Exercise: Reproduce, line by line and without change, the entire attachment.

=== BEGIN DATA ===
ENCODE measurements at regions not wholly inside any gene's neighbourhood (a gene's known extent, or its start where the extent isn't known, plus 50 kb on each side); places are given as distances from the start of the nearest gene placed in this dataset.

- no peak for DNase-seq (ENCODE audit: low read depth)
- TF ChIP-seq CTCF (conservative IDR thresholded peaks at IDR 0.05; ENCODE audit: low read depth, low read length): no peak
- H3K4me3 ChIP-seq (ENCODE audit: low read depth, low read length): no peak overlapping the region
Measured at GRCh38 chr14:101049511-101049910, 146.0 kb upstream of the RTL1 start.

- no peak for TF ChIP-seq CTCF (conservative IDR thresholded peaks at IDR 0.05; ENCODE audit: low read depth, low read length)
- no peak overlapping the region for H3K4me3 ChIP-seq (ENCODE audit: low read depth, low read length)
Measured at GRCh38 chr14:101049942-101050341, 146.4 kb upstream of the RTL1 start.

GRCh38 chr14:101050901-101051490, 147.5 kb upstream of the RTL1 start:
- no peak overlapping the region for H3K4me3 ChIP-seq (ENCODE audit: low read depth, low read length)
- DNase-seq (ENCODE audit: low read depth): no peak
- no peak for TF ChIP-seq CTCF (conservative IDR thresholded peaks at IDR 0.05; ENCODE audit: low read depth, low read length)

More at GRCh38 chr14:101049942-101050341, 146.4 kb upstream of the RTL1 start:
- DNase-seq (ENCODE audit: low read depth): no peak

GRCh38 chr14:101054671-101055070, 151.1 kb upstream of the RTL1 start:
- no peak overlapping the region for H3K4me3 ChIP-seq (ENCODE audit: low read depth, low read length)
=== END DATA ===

ENCODE measurements at regions not wholly inside any gene's neighbourhood (a gene's known extent, or its start where the extent isn't known, plus 50 kb on each side); places are given as distances from the start of the nearest gene placed in this dataset.

- no peak for DNase-seq (ENCODE audit: low read depth)
- TF ChIP-seq CTCF (conservative IDR thresholded peaks at IDR 0.05; ENCODE audit: low read depth, low read length): no peak
- H3K4me3 ChIP-seq (ENCODE audit: low read depth, low read length): no peak overlapping the region
Measured at GRCh38 chr14:101049511-101049910, 146.0 kb upstream of the RTL1 start.

- no peak for TF ChIP-seq CTCF (conservative IDR thresholded peaks at IDR 0.05; ENCODE audit: low read depth, low read length)
- no peak overlapping the region for H3K4me3 ChIP-seq (ENCODE audit: low read depth, low read length)
Measured at GRCh38 chr14:101049942-101050341, 146.4 kb upstream of the RTL1 start.

GRCh38 chr14:101050901-101051490, 147.5 kb upstream of the RTL1 start:
- no peak overlapping the region for H3K4me3 ChIP-seq (ENCODE audit: low read depth, low read length)
- DNase-seq (ENCODE audit: low read depth): no peak
- no peak for TF ChIP-seq CTCF (conservative IDR thresholded peaks at IDR 0.05; ENCODE audit: low read depth, low read length)

More at GRCh38 chr14:101049942-101050341, 146.4 kb upstream of the RTL1 start:
- DNase-seq (ENCODE audit: low read depth): no peak

GRCh38 chr14:101054671-101055070, 151.1 kb upstream of the RTL1 start:
- no peak overlapping the region for H3K4me3 ChIP-seq (ENCODE audit: low read depth, low read length)